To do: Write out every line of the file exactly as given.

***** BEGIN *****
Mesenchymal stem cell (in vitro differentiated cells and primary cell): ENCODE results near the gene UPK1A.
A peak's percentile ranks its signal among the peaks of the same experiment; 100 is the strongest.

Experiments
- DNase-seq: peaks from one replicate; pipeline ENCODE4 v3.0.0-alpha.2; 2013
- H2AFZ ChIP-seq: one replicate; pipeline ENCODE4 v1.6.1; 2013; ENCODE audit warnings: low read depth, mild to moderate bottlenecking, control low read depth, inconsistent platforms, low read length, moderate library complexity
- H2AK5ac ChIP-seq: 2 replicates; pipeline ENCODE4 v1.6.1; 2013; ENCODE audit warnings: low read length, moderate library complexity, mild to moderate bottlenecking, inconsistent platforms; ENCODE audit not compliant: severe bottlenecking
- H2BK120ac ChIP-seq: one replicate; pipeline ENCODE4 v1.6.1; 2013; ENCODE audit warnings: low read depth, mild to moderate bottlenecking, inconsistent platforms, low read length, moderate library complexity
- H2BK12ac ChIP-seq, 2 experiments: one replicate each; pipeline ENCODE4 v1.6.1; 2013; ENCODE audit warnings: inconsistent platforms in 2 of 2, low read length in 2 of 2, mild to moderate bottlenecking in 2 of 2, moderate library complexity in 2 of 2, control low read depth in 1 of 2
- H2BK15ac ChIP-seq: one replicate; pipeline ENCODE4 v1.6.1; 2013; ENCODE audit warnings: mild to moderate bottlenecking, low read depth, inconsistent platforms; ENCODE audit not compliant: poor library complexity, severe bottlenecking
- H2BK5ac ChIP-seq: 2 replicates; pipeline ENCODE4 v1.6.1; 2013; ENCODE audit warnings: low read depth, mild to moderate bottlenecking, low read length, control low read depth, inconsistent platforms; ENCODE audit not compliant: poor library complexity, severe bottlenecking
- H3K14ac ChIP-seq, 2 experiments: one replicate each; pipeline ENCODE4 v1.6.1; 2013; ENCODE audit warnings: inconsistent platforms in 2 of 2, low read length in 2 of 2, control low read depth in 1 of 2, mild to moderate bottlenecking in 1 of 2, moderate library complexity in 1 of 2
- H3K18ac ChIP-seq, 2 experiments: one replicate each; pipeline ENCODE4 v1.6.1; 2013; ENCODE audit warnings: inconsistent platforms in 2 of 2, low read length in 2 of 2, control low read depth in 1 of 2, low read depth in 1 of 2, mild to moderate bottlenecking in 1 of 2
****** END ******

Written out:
Mesenchymal stem cell (in vitro differentiated cells and primary cell): ENCODE results near the gene UPK1A.
A peak's percentile ranks its signal among the peaks of the same experiment; 100 is the strongest.

Experiments
- DNase-seq: peaks from one replicate; pipeline ENCODE4 v3.0.0-alpha.2; 2013
- H2AFZ ChIP-seq: one replicate; pipeline ENCODE4 v1.6.1; 2013; ENCODE audit warnings: low read depth, mild to moderate bottlenecking, control low read depth, inconsistent platforms, low read length, moderate library complexity
- H2AK5ac ChIP-seq: 2 replicates; pipeline ENCODE4 v1.6.1; 2013; ENCODE audit warnings: low read length, moderate library complexity, mild to moderate bottlenecking, inconsistent platforms; ENCODE audit not compliant: severe bottlenecking
- H2BK120ac ChIP-seq: one replicate; pipeline ENCODE4 v1.6.1; 2013; ENCODE audit warnings: low read depth, mild to moderate bottlenecking, inconsistent platforms, low read length, moderate library complexity
- H2BK12ac ChIP-seq, 2 experiments: one replicate each; pipeline ENCODE4 v1.6.1; 2013; ENCODE audit warnings: inconsistent platforms in 2 of 2, low read length in 2 of 2, mild to moderate bottlenecking in 2 of 2, moderate library complexity in 2 of 2, control low read depth in 1 of 2
- H2BK15ac ChIP-seq: one replicate; pipeline ENCODE4 v1.6.1; 2013; ENCODE audit warnings: mild to moderate bottlenecking, low read depth, inconsistent platforms; ENCODE audit not compliant: poor library complexity, severe bottlenecking
- H2BK5ac ChIP-seq: 2 replicates; pipeline ENCODE4 v1.6.1; 2013; ENCODE audit warnings: low read depth, mild to moderate bottlenecking, low read length, control low read depth, inconsistent platforms; ENCODE audit not compliant: poor library complexity, severe bottlenecking
- H3K14ac ChIP-seq, 2 experiments: one replicate each; pipeline ENCODE4 v1.6.1; 2013; ENCODE audit warnings: inconsistent platforms in 2 of 2, low read length in 2 of 2, control low read depth in 1 of 2, mild to moderate bottlenecking in 1 of 2, moderate library complexity in 1 of 2
- H3K18ac ChIP-seq, 2 experiments: one replicate each; pipeline ENCODE4 v1.6.1; 2013; ENCODE audit warnings: inconsistent platforms in 2 of 2, low read length in 2 of 2, control low read depth in 1 of 2, low read depth in 1 of 2, mild to moderate bottlenecking in 1 of 2